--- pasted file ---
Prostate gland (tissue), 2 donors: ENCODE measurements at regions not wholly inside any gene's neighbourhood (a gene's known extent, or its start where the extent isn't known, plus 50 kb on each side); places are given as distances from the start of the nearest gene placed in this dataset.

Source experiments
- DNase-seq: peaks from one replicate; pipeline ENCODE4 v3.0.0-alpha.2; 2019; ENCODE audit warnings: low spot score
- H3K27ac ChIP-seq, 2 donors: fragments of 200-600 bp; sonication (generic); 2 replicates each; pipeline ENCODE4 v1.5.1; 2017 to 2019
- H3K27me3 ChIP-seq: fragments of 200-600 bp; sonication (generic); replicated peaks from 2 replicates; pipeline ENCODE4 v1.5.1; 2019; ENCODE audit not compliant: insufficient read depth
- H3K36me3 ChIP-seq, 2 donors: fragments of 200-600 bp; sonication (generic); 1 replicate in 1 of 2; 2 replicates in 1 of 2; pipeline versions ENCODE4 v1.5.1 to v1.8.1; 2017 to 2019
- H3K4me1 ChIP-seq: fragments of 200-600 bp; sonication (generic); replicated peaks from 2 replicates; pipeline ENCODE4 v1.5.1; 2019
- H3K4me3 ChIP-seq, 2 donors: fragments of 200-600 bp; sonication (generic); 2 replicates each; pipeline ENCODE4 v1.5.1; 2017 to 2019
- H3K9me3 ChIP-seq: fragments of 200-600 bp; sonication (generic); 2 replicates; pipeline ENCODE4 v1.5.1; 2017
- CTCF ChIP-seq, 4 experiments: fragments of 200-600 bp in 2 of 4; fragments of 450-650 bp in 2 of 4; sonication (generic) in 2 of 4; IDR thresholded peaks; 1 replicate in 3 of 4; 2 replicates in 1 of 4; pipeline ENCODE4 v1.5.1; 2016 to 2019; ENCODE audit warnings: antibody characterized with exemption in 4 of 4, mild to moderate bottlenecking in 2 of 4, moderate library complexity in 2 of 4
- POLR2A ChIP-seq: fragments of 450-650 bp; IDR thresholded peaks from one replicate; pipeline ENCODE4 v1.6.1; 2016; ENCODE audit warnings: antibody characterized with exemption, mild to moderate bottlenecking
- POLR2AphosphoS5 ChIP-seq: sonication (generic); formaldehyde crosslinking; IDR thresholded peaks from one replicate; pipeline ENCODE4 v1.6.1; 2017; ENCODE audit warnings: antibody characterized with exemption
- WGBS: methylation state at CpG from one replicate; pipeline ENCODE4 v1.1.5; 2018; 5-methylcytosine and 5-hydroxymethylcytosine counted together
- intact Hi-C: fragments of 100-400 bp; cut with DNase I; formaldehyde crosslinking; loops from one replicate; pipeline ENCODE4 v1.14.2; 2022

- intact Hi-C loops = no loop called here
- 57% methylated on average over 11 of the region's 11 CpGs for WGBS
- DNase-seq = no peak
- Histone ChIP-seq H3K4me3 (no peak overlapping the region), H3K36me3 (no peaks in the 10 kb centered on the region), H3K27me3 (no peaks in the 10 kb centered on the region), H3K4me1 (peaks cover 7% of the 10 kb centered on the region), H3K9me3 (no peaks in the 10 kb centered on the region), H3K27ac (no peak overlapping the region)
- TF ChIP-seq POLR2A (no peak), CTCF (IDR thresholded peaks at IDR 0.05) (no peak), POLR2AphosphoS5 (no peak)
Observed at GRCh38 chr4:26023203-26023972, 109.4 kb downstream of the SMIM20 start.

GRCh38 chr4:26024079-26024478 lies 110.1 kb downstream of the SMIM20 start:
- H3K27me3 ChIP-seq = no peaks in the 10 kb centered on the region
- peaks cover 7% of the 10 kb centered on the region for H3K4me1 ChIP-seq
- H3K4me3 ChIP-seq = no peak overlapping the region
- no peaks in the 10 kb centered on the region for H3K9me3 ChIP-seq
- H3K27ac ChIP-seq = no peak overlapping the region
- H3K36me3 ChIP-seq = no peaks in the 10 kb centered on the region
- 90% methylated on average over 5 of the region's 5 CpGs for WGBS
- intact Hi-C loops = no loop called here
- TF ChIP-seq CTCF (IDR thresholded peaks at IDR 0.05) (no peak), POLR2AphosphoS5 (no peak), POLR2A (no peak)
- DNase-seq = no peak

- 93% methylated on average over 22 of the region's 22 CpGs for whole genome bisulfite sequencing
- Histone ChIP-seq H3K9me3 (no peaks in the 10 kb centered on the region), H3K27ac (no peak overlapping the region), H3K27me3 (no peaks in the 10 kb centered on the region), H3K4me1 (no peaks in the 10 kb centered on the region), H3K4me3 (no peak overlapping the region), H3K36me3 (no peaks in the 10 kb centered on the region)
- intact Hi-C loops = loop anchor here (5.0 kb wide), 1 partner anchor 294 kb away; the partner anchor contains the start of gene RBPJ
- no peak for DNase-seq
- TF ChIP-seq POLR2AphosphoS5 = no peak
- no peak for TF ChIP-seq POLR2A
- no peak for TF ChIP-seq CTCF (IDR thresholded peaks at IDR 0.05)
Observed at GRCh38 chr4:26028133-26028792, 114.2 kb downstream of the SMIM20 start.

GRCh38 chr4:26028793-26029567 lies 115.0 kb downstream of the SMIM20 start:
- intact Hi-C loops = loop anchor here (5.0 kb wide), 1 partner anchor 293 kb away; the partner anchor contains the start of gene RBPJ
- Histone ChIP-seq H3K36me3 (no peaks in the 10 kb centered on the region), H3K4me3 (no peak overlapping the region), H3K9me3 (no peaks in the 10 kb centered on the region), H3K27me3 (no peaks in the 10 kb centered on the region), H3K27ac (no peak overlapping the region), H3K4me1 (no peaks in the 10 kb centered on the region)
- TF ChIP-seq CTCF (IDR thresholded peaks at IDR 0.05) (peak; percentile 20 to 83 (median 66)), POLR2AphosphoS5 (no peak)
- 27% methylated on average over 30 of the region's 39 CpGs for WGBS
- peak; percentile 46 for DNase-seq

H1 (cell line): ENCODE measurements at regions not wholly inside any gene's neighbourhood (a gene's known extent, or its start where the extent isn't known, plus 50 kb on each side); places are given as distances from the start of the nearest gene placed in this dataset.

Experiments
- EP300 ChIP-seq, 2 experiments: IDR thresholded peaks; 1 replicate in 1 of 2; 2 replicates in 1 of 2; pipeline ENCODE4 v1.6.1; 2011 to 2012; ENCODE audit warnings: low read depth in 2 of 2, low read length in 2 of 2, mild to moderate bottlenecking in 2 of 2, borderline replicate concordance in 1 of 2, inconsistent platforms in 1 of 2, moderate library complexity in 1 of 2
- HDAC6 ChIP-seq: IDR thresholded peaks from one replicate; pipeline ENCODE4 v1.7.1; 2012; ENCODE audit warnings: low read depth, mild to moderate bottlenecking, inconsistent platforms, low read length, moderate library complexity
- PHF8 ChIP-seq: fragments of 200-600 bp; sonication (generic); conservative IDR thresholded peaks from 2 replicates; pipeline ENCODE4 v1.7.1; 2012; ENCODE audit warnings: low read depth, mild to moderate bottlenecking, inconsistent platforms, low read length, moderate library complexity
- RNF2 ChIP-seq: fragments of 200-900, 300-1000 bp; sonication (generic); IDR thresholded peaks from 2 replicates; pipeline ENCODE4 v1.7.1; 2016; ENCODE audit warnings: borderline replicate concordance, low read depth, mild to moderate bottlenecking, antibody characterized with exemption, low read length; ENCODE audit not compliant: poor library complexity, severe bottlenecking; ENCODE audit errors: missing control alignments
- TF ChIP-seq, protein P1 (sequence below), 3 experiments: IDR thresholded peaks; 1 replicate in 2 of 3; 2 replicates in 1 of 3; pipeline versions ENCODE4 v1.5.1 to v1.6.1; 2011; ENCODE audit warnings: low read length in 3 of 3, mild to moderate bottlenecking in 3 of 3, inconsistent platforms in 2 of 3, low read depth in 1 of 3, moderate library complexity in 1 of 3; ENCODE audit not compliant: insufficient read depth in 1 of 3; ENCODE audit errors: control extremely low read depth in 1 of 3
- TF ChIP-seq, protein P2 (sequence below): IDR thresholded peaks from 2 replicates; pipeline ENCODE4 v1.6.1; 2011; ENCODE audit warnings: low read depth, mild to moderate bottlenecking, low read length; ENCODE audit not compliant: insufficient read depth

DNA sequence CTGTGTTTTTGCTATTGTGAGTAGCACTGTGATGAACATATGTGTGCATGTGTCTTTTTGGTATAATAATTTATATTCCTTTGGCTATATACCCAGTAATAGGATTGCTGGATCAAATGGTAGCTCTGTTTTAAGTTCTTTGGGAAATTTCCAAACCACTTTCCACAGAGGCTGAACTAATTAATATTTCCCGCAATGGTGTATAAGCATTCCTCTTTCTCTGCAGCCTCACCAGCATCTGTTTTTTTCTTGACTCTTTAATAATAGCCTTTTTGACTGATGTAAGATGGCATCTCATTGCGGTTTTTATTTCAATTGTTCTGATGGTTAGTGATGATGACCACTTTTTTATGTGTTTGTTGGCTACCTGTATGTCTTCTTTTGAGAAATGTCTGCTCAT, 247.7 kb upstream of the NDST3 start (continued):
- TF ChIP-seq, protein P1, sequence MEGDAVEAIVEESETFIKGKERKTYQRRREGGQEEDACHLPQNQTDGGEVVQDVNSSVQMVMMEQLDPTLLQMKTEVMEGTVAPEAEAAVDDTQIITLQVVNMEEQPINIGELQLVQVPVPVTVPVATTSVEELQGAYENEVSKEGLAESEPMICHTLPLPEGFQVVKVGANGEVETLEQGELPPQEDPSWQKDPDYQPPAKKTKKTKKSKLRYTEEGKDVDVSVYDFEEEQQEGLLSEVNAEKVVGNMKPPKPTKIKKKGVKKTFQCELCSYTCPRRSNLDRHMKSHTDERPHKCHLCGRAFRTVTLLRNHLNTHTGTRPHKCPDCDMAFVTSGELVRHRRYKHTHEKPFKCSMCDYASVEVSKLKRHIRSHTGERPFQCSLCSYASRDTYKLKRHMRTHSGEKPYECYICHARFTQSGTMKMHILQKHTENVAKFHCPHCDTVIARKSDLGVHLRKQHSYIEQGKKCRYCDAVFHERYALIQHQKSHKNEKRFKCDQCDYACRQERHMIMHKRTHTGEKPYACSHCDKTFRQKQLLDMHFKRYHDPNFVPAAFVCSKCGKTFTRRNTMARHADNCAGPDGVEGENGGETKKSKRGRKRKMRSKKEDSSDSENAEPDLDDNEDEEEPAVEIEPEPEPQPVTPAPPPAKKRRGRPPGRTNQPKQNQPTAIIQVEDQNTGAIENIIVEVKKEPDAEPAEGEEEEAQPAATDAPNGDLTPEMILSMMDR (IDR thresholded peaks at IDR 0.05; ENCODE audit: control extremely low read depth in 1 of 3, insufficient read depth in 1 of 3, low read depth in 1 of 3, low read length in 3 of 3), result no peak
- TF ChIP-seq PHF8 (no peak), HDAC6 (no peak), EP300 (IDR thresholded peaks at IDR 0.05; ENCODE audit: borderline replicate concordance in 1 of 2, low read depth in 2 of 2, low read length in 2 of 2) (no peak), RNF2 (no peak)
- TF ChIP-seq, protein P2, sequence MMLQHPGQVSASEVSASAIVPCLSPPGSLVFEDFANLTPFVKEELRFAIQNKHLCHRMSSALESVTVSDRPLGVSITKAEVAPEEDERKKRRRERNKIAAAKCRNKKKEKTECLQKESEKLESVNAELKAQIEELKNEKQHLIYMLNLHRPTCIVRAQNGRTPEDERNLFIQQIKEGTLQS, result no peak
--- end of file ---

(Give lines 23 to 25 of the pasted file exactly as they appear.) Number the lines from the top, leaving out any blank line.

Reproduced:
- peaks cover 7% of the 10 kb centered on the region for H3K4me1 ChIP-seq
- H3K4me3 ChIP-seq = no peak overlapping the region
- no peaks in the 10 kb centered on the region for H3K9me3 ChIP-seq